BY MICHAEL KOZIOL
I am five foot five. When I dust off my nice boots with the cowboy heels, I manage five foot seven. It’s nowhere near towering but at least it’s approaching the neighbourhood of “average”. Still, at 22, and with the sun now well and truly set on the possibility of a surprise growth spurt, I must face the crippling reality: I am a short man.
I am also slight of build with almost no natural capacity, it seems, of obtaining muscles. I’ve been described as a “tempest of power” – a euphemism, I suppose, for someone with a big personality but a tiny body. If you squint I could disappear from view entirely, which is great should I ever follow through on my childhood intent of becoming a private investigator stalking adulterers from my car. But it’s a hindrance for almost anything else.
The sort of discrimination I face is almost negligible relative to that of the truly and historically oppressed. But it is insidious and ongoing, and whether mostly psychosomatic or not, makes me feel confined in what I can achieve.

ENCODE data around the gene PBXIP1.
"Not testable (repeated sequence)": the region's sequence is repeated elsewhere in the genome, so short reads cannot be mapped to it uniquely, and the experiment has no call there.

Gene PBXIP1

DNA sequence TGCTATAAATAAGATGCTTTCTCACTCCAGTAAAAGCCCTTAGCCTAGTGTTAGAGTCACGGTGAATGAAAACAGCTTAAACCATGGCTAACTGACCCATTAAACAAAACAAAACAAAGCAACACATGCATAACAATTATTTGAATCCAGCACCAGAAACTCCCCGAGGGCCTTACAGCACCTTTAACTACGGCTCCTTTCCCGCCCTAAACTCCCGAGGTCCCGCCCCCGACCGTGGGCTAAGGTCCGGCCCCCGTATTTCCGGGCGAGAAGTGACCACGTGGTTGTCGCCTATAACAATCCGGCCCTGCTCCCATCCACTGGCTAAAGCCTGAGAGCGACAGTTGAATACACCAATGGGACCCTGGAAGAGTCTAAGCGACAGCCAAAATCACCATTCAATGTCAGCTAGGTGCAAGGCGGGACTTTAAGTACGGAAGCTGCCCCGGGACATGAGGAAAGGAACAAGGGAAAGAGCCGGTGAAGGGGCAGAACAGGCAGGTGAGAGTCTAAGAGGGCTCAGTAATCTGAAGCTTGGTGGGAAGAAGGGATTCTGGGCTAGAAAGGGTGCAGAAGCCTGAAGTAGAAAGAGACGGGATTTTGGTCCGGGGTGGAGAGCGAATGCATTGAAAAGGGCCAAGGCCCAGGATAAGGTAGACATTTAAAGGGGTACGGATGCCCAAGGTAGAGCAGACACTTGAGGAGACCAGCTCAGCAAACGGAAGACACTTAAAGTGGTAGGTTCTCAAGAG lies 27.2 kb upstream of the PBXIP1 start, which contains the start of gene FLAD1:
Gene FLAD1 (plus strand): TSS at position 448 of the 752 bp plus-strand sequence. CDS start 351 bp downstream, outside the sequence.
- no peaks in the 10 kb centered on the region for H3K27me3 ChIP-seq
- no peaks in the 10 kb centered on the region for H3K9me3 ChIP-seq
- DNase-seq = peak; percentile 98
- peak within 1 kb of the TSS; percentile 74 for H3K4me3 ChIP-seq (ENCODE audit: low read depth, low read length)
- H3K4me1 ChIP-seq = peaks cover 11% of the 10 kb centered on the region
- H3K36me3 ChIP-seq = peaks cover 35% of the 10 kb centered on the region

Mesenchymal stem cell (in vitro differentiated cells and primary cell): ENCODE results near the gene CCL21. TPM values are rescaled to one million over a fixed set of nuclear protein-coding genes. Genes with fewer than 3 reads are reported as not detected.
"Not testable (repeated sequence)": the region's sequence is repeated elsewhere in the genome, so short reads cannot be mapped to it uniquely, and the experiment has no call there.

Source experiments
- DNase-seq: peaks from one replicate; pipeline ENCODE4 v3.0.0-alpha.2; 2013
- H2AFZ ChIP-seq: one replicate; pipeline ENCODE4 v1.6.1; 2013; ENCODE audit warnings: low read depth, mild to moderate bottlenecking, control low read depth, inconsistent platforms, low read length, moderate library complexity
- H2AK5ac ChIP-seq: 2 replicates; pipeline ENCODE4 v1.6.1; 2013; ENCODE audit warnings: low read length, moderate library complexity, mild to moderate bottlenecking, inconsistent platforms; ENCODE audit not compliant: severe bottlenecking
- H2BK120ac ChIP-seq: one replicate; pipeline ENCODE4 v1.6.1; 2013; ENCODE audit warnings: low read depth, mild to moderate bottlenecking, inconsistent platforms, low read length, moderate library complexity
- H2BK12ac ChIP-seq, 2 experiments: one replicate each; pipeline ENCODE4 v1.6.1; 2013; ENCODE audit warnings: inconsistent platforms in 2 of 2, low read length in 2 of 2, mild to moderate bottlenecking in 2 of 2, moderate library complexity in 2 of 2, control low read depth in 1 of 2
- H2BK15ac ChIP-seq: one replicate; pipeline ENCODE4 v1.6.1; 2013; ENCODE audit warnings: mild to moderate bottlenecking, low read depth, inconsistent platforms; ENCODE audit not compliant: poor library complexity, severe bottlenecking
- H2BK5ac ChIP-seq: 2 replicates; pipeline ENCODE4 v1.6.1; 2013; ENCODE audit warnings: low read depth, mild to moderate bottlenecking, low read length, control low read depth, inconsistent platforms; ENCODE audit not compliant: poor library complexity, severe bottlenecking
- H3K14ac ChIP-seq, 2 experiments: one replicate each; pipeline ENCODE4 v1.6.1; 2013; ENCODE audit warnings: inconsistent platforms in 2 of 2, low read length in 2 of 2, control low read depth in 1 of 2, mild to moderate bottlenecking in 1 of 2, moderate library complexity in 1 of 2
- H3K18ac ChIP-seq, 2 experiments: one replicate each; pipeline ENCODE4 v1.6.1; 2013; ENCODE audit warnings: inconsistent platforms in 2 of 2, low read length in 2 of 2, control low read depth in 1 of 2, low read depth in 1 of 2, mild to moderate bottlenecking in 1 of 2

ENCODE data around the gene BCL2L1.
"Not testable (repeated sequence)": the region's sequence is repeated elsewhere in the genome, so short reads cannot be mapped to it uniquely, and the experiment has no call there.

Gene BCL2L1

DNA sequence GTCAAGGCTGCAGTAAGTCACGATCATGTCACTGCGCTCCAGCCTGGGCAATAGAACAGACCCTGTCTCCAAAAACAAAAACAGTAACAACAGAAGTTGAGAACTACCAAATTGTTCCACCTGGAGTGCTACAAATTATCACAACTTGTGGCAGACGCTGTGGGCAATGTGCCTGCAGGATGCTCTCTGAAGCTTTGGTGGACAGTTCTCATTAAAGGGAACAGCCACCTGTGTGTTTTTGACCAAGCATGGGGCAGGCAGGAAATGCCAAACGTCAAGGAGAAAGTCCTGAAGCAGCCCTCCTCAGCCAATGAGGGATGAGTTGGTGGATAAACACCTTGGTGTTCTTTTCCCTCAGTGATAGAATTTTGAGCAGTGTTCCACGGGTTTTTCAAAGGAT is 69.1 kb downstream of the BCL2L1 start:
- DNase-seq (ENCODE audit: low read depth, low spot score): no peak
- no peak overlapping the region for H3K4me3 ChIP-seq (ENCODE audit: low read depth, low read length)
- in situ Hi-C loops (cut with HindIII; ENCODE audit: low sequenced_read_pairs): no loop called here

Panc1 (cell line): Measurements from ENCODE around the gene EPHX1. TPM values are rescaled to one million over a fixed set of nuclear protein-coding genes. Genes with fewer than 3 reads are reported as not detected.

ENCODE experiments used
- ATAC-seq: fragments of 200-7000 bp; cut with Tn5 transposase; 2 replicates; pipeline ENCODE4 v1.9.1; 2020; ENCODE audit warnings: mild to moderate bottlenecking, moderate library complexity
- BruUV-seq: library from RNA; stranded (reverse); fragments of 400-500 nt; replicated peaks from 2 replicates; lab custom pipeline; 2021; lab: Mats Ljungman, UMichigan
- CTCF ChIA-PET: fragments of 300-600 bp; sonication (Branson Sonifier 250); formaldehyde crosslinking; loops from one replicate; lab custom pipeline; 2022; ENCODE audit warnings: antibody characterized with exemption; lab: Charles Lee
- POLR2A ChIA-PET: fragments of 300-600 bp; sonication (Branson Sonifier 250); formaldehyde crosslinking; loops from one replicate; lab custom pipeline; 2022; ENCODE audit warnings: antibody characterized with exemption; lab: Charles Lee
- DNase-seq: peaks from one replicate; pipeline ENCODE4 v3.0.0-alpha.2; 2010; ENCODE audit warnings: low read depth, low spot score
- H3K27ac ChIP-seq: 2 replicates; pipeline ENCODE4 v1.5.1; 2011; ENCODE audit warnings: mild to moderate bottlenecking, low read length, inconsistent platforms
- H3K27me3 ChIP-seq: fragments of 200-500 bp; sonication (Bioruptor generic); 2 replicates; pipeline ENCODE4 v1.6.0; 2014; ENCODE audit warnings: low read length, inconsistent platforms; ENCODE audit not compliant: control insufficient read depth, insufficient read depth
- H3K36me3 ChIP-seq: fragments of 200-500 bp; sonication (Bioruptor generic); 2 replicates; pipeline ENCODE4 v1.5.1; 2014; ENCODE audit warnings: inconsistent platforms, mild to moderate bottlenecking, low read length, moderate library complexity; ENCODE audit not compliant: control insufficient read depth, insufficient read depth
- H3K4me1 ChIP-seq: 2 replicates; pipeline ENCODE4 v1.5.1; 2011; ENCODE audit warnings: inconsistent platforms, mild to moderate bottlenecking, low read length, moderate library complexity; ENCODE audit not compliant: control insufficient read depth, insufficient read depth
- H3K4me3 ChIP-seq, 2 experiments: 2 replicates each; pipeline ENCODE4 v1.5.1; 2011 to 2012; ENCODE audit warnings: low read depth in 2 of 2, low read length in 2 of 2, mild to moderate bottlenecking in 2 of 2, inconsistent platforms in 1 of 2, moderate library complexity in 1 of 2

Television as a career seems generally off-limits, including associated professions that involve going on TV a lot. My latent desire to go into electoral politics might have to suffice with a lifetime in factional backrooms. Newspapers remain a great hideaway for the vertically-challenged, should they survive the decade, and I suppose radio, which has sheltered me from harm thus far, remains a viable option.
But size does matter in all those situations – and there are many in life – where we evaluate someone at face value. Job interviews, my current nemesis, are a case in point. How could any employer trust the child-like figure appearing before them? Could this diminutive person publicly represent a company or a brand? Big guys command attention, small guys disappear.
So it is gently amusing to read people like Kahla Preston write about the inconveniences of being tall, which include discomfort on planes and occasionally being asked about basketball.
Apparently it can also be difficult to hear friends in a crowded bar, necessitating some sort of ungainly stooping action, or, I suppose, asking them to project to the nosebleed section.